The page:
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Reading For Information Creative Lesson Plan
I love college basketball.
March is my favorite month, but that pesky teaching job gets in the way of watching the games. That's why I devised this creative lesson plan that helps kids prepare for the reading proficiency test. It's a great way to practice reading for information. It is clearly one of the greatest March Madness ideas since the tournament expanded to 64 teams in 1985.
If you're trying to get away with watching basketball during the school day, you better have detailed creative lesson plans with detailed objectives that correspond to state standards:
- Students will read for information.
- Students will take large amounts of information and draw conclusions.
- Students will use evidence to support opinions.
- Students will read tables, graphs, and charts.
- Students will prepare for proficiency examinations.
- Students will win their NCAA tournament pool.
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Preparation and Procedures
The more you prepare, the fewer annoying questions students will ask during the last two minutes of a close game:
- Go to your local college team's website and copy the statistical chart for the season. ESPN, CBSSportsline, Foxsports, and CNNSI are the most popular. You could probably go to the site for your local newspaper and get the same information. Here's a sample chart I use for UNLV (1990 National Champions).
- Cut and paste to make sure you get the right information. Be sure to include the chart legend. Make enough copies for each student in the class.
On the board write the following suggestions for understanding charts and tables:
- Read the chart title and subtitles.
- Read the chart legend.
- Determine how the chart is organized.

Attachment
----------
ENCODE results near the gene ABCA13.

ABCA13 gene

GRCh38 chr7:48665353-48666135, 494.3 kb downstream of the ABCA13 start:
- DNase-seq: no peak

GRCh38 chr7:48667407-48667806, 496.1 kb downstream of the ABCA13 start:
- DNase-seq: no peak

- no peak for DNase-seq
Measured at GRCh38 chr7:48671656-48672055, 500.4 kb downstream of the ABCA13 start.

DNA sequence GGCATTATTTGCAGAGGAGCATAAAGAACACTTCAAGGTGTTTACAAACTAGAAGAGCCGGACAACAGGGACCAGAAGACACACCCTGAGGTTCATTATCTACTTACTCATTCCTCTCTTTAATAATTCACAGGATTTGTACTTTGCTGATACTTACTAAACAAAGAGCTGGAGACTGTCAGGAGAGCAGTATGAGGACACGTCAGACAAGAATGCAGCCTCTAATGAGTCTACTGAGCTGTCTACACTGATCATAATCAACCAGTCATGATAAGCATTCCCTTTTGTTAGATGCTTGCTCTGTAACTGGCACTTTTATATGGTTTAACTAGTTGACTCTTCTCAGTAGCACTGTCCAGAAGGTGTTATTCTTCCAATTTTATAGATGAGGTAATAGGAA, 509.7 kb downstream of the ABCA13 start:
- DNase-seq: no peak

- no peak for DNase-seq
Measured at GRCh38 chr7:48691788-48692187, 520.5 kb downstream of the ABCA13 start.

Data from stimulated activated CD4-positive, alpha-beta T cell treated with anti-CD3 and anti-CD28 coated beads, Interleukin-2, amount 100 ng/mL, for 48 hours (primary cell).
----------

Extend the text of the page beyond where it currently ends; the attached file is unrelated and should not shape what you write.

- On the backside of the chart, write questions that require students to practice this "important" skill. I've included some excellent examples on the next page. Feel free to copy and paste them.
- Write your instructions carefully. Every second wasted on explaining things could be crucial.
- Turn on the TV in your classroom and tune it to CBS.
- Circulate throughout the room, pretending to help students. Be sure to have a copy of your lesson plan easily accessible in case a nosy administrator comes around.
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Sample Reading For Information Questions
Use the chart provided to answer the following questions. Be sure to answer each questions in complete sentences.
- Who led UNLV in points per game (PTS), during the 2008-09 season?
- Who led the team in rebounds per game (REB)? Assists per game (AST)? Blocks per game(BLK)? Steals per game(STL)?
- How many points per game did Rene Rougeau average?
- What was Joe Darger's 3-point shooting percentage (3P%)?
- What was the team's free throw percentage (FT%)?
- If there were two seconds left in the game and the Rebels were trailing by one, which player with at least 25 games played gives the Rebels the highest statistical chance of winning?
- If there were two seconds left in the game and the Rebels were trailing by three, which player with at least 25 games played gives the Rebels the highest statistical chance of sending the game to overtime?
- How many turnovers (TO) does the team average per game?
- What is the team's assist to turnover ratio (A/T)?
- Which five players played the most minutes during the 2008-09 season? How many minutes did the #1 man play?
- What is Wink Adams FG percentage?
- What is Darris Santee's FT percentage?
DAY 2: As you know, the opening round takes two days to play, so you need something for day two. Here it is:
Essay Question: Using statistics from the chart, write a five paragraph essay discussing the team's three most valuable players. Use statistics from the chart as evidence. Make sure you have an introduction that captures the reader's attention, contains a thesis statement, and outlines your major points. Make sure you have three body paragraphs. In your conclusion, announce your choice for player of the year.
NOTE TO TEACHER: For the day two assignment, just write the question on the board, click on over to CBSSportsline.com and watch March Madness On Demand at your desk. It's free.
Now that's the best March Madness Idea I've heard yet.